Treasure Island

John Donne

(24 January 1572 - 31 March 1631 / London, England)

A Nocturnal Upon St. Lucy's Day, Being The Shortest Day


'Tis the year's midnight, and it is the day's,
Lucy's, who scarce seven hours herself unmasks;
The sun is spent, and now his flasks
Send forth light squibs, no constant rays;
The world's whole sap is sunk;
The general balm th' hydroptic earth hath drunk,
Whither, as to the bed's feet, life is shrunk,
Dead and interr'd; yet all these seem to laugh,
Compar'd with me, who am their epitaph.

Study me then, you who shall lovers be
At the next world, that is, at the next spring;
For I am every dead thing,
In whom Love wrought new alchemy.
For his art did express
A quintessence even from nothingness,
From dull privations, and lean emptiness;
He ruin'd me, and I am re-begot
Of absence, darkness, death: things which are not.

All others, from all things, draw all that's good,
Life, soul, form, spirit, whence they being have;
I, by Love's limbec, am the grave
Of all that's nothing. Oft a flood
Have we two wept, and so
Drown'd the whole world, us two; oft did we grow
To be two chaoses, when we did show
Care to aught else; and often absences
Withdrew our souls, and made us carcasses.

But I am by her death (which word wrongs her)
Of the first nothing the elixir grown;
Were I a man, that I were one
I needs must know; I should prefer,
If I were any beast,
Some ends, some means; yea plants, yea stones detest,
And love; all, all some properties invest;
If I an ordinary nothing were,
As shadow, a light and body must be here.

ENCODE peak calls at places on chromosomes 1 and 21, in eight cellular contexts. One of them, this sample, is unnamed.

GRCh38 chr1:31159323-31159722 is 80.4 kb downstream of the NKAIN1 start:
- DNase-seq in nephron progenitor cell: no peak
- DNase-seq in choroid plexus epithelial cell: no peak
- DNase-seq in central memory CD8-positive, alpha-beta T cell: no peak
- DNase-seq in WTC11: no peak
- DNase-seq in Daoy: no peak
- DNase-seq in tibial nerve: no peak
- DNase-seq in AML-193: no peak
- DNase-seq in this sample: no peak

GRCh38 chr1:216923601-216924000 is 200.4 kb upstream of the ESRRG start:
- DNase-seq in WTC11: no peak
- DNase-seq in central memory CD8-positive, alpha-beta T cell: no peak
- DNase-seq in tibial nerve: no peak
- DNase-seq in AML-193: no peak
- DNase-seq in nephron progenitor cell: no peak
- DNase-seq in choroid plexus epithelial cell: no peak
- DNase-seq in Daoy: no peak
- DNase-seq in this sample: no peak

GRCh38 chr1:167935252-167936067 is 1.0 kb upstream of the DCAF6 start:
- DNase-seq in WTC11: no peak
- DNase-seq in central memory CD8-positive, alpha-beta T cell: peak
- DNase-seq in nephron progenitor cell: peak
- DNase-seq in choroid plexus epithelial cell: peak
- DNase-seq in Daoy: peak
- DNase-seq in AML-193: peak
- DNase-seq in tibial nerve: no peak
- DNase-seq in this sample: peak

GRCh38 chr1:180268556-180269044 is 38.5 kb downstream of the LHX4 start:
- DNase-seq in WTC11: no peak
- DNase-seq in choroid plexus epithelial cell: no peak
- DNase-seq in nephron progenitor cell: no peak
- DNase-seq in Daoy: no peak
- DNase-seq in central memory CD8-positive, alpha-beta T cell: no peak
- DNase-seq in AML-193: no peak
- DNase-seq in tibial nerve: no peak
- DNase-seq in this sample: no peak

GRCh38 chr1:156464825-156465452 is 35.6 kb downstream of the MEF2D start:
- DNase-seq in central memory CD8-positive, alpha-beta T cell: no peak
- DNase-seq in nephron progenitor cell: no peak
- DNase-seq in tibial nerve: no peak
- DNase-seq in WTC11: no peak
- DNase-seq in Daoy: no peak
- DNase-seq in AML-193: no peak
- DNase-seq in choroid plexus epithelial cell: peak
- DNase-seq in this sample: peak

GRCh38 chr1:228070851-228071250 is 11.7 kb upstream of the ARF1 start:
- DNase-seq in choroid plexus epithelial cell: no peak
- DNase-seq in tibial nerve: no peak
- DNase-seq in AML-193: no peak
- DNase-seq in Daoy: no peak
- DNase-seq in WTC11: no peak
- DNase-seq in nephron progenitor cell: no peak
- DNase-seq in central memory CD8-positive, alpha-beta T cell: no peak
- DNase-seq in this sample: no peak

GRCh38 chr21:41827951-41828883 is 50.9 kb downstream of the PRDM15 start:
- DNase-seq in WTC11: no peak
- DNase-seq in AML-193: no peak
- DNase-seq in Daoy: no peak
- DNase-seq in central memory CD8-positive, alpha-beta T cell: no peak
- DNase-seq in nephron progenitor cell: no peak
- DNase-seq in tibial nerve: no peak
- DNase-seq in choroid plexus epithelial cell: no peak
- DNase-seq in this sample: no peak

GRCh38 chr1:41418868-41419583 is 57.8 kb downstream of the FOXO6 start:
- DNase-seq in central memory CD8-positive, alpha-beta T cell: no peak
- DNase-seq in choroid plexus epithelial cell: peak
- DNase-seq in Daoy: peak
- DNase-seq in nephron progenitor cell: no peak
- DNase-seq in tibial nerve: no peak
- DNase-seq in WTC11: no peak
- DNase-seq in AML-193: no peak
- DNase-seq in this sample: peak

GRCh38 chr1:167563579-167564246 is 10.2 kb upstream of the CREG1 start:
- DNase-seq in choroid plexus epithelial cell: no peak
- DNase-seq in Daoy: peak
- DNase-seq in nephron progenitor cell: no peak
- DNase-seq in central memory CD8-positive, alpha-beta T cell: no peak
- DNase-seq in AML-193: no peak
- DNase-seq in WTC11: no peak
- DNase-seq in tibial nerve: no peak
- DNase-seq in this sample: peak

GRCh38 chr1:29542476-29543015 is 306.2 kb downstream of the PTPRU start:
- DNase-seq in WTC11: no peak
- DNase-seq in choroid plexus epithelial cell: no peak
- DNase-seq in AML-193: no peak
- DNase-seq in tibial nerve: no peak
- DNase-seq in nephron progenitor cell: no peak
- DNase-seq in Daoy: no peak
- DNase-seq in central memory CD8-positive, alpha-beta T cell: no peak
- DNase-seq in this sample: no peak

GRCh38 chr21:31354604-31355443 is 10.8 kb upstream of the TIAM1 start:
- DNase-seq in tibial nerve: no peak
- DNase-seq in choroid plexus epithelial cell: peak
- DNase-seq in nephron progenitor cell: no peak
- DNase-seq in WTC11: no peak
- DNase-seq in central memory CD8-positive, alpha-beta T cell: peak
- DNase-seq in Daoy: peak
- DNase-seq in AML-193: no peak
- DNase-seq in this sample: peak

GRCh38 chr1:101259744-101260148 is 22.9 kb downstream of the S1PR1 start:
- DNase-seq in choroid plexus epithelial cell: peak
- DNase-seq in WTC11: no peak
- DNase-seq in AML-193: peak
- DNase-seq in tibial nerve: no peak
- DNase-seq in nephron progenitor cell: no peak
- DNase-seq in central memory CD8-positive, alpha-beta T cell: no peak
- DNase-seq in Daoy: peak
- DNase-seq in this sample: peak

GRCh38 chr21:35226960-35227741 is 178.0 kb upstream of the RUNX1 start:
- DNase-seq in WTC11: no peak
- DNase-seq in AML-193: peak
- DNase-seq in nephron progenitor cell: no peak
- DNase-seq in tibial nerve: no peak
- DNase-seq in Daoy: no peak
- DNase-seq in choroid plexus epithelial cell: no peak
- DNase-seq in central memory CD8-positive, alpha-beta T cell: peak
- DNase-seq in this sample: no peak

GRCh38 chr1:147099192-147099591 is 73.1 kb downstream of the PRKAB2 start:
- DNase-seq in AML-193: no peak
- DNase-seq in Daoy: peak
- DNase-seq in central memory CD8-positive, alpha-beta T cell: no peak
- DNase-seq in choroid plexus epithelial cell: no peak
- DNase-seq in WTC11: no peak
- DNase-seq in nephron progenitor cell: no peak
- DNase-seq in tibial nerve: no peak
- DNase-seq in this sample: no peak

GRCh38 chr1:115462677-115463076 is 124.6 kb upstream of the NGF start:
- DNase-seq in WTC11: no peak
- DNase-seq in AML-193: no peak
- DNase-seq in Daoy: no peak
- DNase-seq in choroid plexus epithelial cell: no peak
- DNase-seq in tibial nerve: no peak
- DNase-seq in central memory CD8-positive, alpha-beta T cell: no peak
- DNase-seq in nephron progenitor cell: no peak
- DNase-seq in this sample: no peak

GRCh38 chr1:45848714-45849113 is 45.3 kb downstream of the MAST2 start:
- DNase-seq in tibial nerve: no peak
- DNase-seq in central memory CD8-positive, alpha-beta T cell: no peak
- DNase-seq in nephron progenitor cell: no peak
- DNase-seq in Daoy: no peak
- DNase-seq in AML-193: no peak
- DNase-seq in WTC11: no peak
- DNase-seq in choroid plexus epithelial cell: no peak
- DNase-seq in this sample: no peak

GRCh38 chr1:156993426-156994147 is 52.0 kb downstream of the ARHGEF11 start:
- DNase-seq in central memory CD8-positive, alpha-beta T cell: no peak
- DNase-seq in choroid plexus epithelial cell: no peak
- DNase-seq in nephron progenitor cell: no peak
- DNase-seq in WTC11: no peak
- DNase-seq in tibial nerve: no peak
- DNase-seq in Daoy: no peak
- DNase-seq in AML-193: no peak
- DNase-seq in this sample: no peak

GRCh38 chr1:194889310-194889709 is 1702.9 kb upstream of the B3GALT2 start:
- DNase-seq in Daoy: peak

But I am none; nor will my sun renew.
You lovers, for whose sake the lesser sun
At this time to the Goat is run
To fetch new lust, and give it you,
Enjoy your summer all;
Since she enjoys her long night's festival,
Let me prepare towards her, and let me call
This hour her vigil, and her eve, since this
Both the year's, and the day's deep midnight is.

Submitted: Monday, May 14, 2001

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  • Jon Fogerty (1/24/2010 4:27:00 PM)

    This is Donne in melancholy mood: deep, dark despair following the death of his wife, Anne. All of his great love poems were written for her. And here, in what is the very anti-thesis of all those love poems, he is addressing the loss of Anne- her death. It is a difficult poem but, in my opinion, one of Donne's great, great works- perhaps even greater than any of the love poems or the Holy Sonnets. Why do I say this? - because it addresses the deep, personal loss, the anguish, the pain, the sense of futility, helplessness and isolation that he feels when contemplating the finality of death, the final breaking up with the one he loved, a breaking up that cannot be reversed. The language is stark, uncompromising: 'I am every dead thing' he says. He contemplates the prospect of those who are discovering love for the first time and urges them to look at him now, facing the end of love 'study me then you who would lovers be' he writes. He is urging them to be prepared for what love will ultimately lead to: loss, pain, aloneness when the loved one is gone, the realisation that, at the end, he must 'prepare towards her' that without his beloved there is nothing, just the wait to join her in death. (Report) Reply

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